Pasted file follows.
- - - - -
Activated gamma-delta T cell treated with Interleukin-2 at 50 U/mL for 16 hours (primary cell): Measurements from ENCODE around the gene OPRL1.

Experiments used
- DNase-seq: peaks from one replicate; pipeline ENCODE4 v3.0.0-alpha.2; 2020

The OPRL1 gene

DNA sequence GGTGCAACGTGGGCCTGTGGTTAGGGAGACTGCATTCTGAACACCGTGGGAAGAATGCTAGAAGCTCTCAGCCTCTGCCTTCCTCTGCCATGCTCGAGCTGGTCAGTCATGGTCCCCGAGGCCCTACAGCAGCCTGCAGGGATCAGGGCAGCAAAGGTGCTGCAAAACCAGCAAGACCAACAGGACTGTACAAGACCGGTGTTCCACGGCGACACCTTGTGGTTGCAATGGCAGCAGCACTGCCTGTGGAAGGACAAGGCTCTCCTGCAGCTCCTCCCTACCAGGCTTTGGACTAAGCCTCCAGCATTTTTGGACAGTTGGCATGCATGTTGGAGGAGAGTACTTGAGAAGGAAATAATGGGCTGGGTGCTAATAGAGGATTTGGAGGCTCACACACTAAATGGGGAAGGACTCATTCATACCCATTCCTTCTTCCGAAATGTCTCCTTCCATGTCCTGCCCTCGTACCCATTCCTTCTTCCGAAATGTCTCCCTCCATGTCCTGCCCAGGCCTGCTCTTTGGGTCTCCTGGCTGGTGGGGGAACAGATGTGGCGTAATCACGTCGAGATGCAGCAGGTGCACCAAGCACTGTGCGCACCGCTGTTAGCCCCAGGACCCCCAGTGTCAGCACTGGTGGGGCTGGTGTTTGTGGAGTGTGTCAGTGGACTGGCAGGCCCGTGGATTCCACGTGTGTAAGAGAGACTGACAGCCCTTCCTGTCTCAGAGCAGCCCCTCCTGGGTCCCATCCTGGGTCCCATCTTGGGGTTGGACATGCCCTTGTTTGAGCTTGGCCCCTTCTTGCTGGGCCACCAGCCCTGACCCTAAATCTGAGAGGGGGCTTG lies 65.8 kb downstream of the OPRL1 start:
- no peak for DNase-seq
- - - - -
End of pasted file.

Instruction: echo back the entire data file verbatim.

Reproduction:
Activated gamma-delta T cell treated with Interleukin-2 at 50 U/mL for 16 hours (primary cell): Measurements from ENCODE around the gene OPRL1.

Experiments used
- DNase-seq: peaks from one replicate; pipeline ENCODE4 v3.0.0-alpha.2; 2020

The OPRL1 gene

DNA sequence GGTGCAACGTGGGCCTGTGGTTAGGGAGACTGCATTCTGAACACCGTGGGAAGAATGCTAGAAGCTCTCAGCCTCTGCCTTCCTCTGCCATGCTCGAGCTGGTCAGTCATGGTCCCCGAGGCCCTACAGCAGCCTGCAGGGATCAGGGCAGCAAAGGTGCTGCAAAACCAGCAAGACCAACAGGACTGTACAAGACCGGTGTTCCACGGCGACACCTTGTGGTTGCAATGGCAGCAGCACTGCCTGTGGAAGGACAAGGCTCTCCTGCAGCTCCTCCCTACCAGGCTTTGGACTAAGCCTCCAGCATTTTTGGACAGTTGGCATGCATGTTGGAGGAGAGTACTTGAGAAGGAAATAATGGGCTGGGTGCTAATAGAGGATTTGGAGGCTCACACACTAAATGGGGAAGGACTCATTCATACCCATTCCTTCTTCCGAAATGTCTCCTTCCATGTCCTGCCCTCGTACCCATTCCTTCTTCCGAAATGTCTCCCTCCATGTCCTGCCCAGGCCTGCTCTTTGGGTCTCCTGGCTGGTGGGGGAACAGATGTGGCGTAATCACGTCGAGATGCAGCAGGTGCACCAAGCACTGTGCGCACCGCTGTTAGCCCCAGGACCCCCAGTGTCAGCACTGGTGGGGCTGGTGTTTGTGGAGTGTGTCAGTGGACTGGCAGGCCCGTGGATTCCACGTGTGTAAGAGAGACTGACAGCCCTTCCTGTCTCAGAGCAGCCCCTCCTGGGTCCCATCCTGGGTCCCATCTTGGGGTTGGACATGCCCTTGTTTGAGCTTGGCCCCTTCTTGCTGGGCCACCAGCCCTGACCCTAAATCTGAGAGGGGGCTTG lies 65.8 kb downstream of the OPRL1 start:
- no peak for DNase-seq